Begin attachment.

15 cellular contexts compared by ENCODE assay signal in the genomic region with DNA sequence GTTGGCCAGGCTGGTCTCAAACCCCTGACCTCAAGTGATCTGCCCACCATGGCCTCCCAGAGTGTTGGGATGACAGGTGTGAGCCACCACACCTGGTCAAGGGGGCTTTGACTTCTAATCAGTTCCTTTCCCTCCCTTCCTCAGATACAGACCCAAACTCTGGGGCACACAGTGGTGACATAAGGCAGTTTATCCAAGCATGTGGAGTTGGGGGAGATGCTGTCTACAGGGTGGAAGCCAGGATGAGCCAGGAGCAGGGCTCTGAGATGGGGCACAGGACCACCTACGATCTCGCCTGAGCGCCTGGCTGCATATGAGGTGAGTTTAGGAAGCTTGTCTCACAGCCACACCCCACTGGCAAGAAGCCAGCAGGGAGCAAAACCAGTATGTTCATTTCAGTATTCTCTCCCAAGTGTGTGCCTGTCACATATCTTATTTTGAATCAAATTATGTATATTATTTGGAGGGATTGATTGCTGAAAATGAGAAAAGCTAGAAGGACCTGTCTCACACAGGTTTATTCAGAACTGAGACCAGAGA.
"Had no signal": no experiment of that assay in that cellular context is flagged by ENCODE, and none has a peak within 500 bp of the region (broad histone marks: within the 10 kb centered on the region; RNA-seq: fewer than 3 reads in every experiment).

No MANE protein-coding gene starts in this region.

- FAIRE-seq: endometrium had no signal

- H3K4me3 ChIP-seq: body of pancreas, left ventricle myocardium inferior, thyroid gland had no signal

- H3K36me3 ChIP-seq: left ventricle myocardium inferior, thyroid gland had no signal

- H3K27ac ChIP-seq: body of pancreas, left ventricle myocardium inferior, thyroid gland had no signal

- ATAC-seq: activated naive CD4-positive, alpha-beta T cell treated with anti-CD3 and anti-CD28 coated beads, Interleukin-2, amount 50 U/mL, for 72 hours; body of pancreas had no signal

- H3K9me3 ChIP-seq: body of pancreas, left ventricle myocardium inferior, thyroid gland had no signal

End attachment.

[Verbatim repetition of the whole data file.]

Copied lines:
15 cellular contexts compared by ENCODE assay signal in the genomic region with DNA sequence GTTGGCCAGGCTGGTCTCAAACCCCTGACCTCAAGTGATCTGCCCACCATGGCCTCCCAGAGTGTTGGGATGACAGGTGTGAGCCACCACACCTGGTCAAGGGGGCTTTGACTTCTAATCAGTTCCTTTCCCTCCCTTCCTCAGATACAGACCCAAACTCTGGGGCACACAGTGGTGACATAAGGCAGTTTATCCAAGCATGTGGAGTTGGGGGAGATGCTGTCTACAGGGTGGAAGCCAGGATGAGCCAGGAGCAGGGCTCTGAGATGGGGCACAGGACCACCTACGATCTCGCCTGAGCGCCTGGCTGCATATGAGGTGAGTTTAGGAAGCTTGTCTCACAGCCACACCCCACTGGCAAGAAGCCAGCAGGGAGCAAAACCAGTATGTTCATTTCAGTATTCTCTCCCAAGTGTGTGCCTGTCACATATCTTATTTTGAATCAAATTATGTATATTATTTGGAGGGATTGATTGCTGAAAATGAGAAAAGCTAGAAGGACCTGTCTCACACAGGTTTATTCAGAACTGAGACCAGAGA.
"Had no signal": no experiment of that assay in that cellular context is flagged by ENCODE, and none has a peak within 500 bp of the region (broad histone marks: within the 10 kb centered on the region; RNA-seq: fewer than 3 reads in every experiment).

No MANE protein-coding gene starts in this region.

- FAIRE-seq: endometrium had no signal

- H3K4me3 ChIP-seq: body of pancreas, left ventricle myocardium inferior, thyroid gland had no signal

- H3K36me3 ChIP-seq: left ventricle myocardium inferior, thyroid gland had no signal

- H3K27ac ChIP-seq: body of pancreas, left ventricle myocardium inferior, thyroid gland had no signal

- ATAC-seq: activated naive CD4-positive, alpha-beta T cell treated with anti-CD3 and anti-CD28 coated beads, Interleukin-2, amount 50 U/mL, for 72 hours; body of pancreas had no signal

- H3K9me3 ChIP-seq: body of pancreas, left ventricle myocardium inferior, thyroid gland had no signal